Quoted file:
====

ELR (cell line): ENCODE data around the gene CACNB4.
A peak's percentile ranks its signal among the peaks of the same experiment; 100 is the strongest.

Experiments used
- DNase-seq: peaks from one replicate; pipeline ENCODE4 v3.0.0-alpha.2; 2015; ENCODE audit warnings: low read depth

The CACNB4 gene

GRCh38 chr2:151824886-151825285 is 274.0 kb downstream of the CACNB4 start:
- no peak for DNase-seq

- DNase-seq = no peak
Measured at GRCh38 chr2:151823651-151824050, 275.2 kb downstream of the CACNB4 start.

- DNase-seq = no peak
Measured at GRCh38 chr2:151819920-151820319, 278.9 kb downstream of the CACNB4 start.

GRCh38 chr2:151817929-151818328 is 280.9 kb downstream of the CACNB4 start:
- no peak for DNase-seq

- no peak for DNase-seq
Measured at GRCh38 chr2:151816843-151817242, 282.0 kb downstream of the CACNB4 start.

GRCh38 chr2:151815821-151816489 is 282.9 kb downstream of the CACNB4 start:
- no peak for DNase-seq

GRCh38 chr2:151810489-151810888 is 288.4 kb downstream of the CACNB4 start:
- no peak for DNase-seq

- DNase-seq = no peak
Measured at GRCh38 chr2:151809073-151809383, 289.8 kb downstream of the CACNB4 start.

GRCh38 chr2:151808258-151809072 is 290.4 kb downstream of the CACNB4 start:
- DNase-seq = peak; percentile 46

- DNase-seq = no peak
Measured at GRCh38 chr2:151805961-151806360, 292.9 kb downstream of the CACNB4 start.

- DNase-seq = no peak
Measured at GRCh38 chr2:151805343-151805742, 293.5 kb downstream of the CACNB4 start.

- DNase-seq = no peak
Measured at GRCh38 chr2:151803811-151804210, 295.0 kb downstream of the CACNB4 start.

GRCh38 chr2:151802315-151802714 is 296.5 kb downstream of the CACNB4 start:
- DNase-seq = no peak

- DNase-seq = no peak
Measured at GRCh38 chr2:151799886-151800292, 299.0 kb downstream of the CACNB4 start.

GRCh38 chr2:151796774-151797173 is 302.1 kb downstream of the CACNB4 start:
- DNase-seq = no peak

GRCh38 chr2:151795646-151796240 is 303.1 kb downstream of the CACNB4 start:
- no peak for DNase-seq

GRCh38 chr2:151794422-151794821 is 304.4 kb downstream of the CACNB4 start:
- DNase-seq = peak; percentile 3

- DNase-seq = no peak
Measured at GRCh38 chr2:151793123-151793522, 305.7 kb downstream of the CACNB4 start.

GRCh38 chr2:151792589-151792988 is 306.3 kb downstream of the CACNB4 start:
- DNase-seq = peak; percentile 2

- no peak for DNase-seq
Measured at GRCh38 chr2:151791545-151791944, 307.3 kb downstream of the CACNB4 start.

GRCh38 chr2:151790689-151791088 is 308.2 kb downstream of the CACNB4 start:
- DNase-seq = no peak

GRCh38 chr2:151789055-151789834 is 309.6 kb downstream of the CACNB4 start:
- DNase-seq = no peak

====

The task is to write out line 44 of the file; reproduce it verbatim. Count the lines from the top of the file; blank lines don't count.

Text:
- no peak for DNase-seq